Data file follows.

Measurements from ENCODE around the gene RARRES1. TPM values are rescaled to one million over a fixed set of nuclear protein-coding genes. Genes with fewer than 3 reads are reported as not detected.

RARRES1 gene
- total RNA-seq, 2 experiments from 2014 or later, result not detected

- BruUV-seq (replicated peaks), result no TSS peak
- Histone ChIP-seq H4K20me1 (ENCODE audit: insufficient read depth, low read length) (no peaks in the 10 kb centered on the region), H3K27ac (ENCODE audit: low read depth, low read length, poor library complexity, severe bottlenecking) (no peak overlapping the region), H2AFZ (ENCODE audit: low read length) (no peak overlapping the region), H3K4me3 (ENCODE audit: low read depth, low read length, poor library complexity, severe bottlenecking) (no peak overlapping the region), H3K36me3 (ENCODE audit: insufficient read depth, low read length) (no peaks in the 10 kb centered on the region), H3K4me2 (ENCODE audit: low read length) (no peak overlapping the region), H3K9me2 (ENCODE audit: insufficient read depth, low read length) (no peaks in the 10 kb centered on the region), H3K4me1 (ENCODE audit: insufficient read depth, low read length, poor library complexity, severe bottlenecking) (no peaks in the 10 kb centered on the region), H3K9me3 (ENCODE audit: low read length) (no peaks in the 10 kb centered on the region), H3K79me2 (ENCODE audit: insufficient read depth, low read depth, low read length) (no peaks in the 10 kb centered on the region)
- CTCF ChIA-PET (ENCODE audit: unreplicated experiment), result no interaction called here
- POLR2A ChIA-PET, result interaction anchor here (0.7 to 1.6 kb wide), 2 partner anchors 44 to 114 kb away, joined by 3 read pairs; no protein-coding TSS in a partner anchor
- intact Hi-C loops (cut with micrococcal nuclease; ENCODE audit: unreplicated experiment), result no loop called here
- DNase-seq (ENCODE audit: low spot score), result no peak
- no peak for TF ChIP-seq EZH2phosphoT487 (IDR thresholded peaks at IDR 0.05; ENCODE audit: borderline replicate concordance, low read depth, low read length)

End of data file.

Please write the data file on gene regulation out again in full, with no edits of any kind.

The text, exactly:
Measurements from ENCODE around the gene RARRES1. TPM values are rescaled to one million over a fixed set of nuclear protein-coding genes. Genes with fewer than 3 reads are reported as not detected.

RARRES1 gene
- total RNA-seq, 2 experiments from 2014 or later, result not detected

- BruUV-seq (replicated peaks), result no TSS peak
- Histone ChIP-seq H4K20me1 (ENCODE audit: insufficient read depth, low read length) (no peaks in the 10 kb centered on the region), H3K27ac (ENCODE audit: low read depth, low read length, poor library complexity, severe bottlenecking) (no peak overlapping the region), H2AFZ (ENCODE audit: low read length) (no peak overlapping the region), H3K4me3 (ENCODE audit: low read depth, low read length, poor library complexity, severe bottlenecking) (no peak overlapping the region), H3K36me3 (ENCODE audit: insufficient read depth, low read length) (no peaks in the 10 kb centered on the region), H3K4me2 (ENCODE audit: low read length) (no peak overlapping the region), H3K9me2 (ENCODE audit: insufficient read depth, low read length) (no peaks in the 10 kb centered on the region), H3K4me1 (ENCODE audit: insufficient read depth, low read length, poor library complexity, severe bottlenecking) (no peaks in the 10 kb centered on the region), H3K9me3 (ENCODE audit: low read length) (no peaks in the 10 kb centered on the region), H3K79me2 (ENCODE audit: insufficient read depth, low read depth, low read length) (no peaks in the 10 kb centered on the region)
- CTCF ChIA-PET (ENCODE audit: unreplicated experiment), result no interaction called here
- POLR2A ChIA-PET, result interaction anchor here (0.7 to 1.6 kb wide), 2 partner anchors 44 to 114 kb away, joined by 3 read pairs; no protein-coding TSS in a partner anchor
- intact Hi-C loops (cut with micrococcal nuclease; ENCODE audit: unreplicated experiment), result no loop called here
- DNase-seq (ENCODE audit: low spot score), result no peak
- no peak for TF ChIP-seq EZH2phosphoT487 (IDR thresholded peaks at IDR 0.05; ENCODE audit: borderline replicate concordance, low read depth, low read length)